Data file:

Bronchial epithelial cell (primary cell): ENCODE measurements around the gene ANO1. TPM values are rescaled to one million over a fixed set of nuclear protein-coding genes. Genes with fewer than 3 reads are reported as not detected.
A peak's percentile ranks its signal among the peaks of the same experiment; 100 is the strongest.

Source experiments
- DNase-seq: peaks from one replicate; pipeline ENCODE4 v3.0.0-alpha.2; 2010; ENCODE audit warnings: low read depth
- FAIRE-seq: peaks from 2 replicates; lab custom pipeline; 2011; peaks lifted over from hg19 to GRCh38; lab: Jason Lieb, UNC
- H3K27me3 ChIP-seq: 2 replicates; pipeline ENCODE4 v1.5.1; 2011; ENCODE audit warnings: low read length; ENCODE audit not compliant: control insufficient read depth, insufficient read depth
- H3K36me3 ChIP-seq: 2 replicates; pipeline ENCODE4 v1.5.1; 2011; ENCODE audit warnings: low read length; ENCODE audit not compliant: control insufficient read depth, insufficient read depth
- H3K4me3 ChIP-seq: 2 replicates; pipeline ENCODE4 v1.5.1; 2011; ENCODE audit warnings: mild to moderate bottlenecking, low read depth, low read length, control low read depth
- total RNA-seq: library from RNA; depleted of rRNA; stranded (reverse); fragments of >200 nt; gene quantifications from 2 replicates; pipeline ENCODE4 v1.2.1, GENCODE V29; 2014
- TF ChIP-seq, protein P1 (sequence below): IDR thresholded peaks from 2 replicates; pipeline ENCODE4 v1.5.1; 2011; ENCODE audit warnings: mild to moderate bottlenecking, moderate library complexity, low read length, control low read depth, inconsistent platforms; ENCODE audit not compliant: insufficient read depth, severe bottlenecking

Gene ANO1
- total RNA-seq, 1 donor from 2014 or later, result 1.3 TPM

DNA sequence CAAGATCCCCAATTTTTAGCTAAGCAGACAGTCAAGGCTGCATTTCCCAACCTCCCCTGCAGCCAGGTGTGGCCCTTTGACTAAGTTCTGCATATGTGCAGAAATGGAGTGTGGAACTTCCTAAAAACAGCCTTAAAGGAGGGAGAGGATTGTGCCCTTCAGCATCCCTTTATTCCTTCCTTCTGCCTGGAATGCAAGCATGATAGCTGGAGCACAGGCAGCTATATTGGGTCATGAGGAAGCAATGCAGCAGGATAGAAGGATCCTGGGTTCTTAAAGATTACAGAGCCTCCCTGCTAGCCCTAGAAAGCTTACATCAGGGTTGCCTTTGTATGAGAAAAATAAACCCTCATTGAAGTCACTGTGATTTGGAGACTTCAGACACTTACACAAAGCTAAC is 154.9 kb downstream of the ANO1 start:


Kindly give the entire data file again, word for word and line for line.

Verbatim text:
Bronchial epithelial cell (primary cell): ENCODE measurements around the gene ANO1. TPM values are rescaled to one million over a fixed set of nuclear protein-coding genes. Genes with fewer than 3 reads are reported as not detected.
A peak's percentile ranks its signal among the peaks of the same experiment; 100 is the strongest.

Source experiments
- DNase-seq: peaks from one replicate; pipeline ENCODE4 v3.0.0-alpha.2; 2010; ENCODE audit warnings: low read depth
- FAIRE-seq: peaks from 2 replicates; lab custom pipeline; 2011; peaks lifted over from hg19 to GRCh38; lab: Jason Lieb, UNC
- H3K27me3 ChIP-seq: 2 replicates; pipeline ENCODE4 v1.5.1; 2011; ENCODE audit warnings: low read length; ENCODE audit not compliant: control insufficient read depth, insufficient read depth
- H3K36me3 ChIP-seq: 2 replicates; pipeline ENCODE4 v1.5.1; 2011; ENCODE audit warnings: low read length; ENCODE audit not compliant: control insufficient read depth, insufficient read depth
- H3K4me3 ChIP-seq: 2 replicates; pipeline ENCODE4 v1.5.1; 2011; ENCODE audit warnings: mild to moderate bottlenecking, low read depth, low read length, control low read depth
- total RNA-seq: library from RNA; depleted of rRNA; stranded (reverse); fragments of >200 nt; gene quantifications from 2 replicates; pipeline ENCODE4 v1.2.1, GENCODE V29; 2014
- TF ChIP-seq, protein P1 (sequence below): IDR thresholded peaks from 2 replicates; pipeline ENCODE4 v1.5.1; 2011; ENCODE audit warnings: mild to moderate bottlenecking, moderate library complexity, low read length, control low read depth, inconsistent platforms; ENCODE audit not compliant: insufficient read depth, severe bottlenecking

Gene ANO1
- total RNA-seq, 1 donor from 2014 or later, result 1.3 TPM

DNA sequence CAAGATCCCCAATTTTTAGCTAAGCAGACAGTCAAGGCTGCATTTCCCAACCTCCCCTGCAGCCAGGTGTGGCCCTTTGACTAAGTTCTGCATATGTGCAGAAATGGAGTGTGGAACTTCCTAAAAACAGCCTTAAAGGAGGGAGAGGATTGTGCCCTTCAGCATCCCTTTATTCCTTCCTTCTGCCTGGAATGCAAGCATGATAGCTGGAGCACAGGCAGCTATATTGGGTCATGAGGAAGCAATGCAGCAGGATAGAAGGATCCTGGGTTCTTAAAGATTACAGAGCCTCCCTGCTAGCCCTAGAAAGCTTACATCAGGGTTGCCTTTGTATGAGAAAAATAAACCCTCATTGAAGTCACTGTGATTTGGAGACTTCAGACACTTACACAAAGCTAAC is 154.9 kb downstream of the ANO1 start: